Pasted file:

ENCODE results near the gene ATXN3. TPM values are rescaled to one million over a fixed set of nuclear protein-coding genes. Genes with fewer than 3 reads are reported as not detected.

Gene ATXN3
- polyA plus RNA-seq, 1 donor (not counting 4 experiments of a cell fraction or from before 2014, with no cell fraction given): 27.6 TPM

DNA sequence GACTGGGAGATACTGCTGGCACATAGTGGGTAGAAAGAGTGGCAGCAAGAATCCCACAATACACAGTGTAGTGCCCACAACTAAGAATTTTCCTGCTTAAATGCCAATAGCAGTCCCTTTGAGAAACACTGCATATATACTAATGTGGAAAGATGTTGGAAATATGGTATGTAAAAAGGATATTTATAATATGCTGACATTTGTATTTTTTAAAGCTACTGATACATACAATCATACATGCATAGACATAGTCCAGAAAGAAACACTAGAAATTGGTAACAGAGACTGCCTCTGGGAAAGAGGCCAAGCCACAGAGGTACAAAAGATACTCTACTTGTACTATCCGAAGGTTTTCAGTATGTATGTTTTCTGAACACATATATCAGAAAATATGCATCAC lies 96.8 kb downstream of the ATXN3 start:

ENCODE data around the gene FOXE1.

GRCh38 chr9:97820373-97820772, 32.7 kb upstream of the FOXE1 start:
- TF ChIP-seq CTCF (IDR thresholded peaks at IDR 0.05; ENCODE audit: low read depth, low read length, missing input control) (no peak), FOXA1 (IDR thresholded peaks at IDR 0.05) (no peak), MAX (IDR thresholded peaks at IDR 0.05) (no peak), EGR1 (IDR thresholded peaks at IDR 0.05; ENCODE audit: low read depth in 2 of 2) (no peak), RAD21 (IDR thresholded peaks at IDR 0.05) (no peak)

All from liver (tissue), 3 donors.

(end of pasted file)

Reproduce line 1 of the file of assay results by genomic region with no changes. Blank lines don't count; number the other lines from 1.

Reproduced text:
ENCODE results near the gene ATXN3. TPM values are rescaled to one million over a fixed set of nuclear protein-coding genes. Genes with fewer than 3 reads are reported as not detected.